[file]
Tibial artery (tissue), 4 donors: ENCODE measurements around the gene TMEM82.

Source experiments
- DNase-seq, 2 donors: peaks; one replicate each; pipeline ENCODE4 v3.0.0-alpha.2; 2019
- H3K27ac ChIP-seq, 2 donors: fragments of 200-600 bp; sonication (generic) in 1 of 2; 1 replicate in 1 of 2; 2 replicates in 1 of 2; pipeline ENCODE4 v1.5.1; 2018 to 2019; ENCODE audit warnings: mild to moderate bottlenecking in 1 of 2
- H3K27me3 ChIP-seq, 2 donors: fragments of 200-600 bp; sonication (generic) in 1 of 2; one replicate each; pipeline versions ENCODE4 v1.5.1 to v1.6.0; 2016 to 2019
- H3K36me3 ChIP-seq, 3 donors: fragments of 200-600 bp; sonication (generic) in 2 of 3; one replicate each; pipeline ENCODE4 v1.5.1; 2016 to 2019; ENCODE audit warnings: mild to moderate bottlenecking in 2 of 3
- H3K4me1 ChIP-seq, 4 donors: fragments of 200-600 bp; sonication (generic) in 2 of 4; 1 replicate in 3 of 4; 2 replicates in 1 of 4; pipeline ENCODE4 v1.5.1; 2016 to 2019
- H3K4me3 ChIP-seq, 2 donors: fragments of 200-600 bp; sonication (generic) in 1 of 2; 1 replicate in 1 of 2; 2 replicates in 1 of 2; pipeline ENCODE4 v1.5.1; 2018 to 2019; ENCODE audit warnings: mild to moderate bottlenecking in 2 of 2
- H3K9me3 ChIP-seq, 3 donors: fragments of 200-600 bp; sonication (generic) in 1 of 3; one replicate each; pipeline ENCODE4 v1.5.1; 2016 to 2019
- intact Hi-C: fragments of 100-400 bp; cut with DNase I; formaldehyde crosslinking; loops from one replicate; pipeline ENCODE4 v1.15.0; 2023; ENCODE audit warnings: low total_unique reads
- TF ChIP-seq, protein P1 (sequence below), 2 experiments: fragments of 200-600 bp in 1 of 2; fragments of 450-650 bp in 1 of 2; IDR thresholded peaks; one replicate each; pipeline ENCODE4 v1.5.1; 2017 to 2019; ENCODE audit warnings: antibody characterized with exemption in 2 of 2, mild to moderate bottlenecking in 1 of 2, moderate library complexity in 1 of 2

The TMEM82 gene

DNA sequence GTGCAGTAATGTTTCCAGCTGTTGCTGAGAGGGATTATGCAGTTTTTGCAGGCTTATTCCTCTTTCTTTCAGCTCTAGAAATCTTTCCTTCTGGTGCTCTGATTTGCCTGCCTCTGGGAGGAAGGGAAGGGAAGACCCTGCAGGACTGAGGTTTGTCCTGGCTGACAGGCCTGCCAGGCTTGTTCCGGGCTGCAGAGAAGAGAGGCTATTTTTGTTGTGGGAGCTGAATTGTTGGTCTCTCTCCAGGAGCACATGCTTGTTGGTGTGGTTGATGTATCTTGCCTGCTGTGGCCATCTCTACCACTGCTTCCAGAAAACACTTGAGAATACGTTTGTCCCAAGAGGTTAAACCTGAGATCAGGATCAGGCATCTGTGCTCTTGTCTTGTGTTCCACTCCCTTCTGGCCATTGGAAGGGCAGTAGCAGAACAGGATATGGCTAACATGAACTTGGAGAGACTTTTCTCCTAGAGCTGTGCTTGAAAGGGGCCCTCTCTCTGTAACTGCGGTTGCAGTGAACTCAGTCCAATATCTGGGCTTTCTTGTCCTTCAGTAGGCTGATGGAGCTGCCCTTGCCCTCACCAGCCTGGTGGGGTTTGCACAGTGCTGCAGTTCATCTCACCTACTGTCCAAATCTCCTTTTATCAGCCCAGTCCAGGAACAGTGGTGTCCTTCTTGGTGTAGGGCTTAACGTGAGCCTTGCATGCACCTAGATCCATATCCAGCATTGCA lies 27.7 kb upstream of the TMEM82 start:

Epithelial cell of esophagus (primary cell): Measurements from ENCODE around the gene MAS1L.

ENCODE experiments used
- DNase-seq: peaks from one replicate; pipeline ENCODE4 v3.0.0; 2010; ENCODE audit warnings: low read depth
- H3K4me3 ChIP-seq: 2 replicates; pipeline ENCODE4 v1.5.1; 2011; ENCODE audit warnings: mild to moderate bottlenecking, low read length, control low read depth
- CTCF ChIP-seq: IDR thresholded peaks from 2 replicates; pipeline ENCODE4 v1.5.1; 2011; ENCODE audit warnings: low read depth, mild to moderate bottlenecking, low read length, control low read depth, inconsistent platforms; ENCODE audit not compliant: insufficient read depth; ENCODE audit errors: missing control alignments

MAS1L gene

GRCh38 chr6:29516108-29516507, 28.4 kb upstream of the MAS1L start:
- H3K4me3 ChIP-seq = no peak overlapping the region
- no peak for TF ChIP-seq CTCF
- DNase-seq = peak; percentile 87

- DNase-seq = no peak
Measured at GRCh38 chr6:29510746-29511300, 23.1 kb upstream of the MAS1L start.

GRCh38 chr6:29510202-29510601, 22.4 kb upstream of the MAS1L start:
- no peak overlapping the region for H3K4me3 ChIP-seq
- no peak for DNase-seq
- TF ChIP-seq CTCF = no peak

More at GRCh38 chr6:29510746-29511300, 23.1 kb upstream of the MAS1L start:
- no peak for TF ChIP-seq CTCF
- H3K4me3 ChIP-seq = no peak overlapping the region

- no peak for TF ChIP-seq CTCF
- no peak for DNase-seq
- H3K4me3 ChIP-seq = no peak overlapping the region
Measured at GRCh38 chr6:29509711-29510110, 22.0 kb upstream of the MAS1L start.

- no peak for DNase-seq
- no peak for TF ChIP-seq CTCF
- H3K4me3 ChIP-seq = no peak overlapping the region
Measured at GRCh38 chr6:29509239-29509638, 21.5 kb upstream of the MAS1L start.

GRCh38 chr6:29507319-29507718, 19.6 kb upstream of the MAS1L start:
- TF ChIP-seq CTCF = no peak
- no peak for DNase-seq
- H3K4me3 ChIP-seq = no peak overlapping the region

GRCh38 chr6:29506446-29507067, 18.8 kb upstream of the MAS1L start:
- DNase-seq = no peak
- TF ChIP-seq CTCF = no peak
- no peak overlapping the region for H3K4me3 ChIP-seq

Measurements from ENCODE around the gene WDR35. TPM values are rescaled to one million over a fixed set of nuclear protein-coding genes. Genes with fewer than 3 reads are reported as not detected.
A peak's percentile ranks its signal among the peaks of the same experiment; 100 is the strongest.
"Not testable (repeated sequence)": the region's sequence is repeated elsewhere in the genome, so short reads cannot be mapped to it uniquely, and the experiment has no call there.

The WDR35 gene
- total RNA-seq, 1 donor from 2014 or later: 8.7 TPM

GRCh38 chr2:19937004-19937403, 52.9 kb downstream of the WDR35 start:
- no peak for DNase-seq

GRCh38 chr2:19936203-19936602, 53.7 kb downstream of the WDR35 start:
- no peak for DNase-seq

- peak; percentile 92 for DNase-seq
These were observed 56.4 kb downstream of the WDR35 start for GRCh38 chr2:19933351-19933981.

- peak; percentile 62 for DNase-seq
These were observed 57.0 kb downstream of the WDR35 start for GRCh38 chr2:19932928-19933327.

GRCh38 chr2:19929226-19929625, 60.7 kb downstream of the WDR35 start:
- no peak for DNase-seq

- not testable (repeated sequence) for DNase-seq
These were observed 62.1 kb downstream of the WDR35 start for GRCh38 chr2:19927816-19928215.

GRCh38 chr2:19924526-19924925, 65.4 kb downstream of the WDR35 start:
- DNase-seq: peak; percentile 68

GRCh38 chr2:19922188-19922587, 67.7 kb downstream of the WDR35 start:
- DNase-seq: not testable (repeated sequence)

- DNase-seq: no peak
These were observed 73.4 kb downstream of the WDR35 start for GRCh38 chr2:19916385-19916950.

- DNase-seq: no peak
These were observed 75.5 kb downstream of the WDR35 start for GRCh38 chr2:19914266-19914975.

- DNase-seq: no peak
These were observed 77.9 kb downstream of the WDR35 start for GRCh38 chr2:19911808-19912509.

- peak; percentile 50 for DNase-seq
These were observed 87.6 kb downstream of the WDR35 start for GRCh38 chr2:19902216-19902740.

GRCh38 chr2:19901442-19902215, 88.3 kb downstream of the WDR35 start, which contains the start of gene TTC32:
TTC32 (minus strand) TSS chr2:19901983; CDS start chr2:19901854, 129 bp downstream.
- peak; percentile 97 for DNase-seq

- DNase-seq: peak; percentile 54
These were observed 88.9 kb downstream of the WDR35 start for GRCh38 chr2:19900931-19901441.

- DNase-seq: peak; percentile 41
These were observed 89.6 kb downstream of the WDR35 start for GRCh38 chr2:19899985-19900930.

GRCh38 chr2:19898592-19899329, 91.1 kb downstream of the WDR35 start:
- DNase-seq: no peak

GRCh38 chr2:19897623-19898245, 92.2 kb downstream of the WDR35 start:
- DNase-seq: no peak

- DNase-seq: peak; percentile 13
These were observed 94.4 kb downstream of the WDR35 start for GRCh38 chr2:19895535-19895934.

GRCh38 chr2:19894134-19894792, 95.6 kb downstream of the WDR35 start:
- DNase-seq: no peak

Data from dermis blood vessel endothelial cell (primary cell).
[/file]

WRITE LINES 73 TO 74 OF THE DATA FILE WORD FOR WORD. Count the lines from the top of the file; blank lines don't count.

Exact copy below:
These were observed 75.5 kb downstream of the WDR35 start for GRCh38 chr2:19914266-19914975.

- DNase-seq: no peak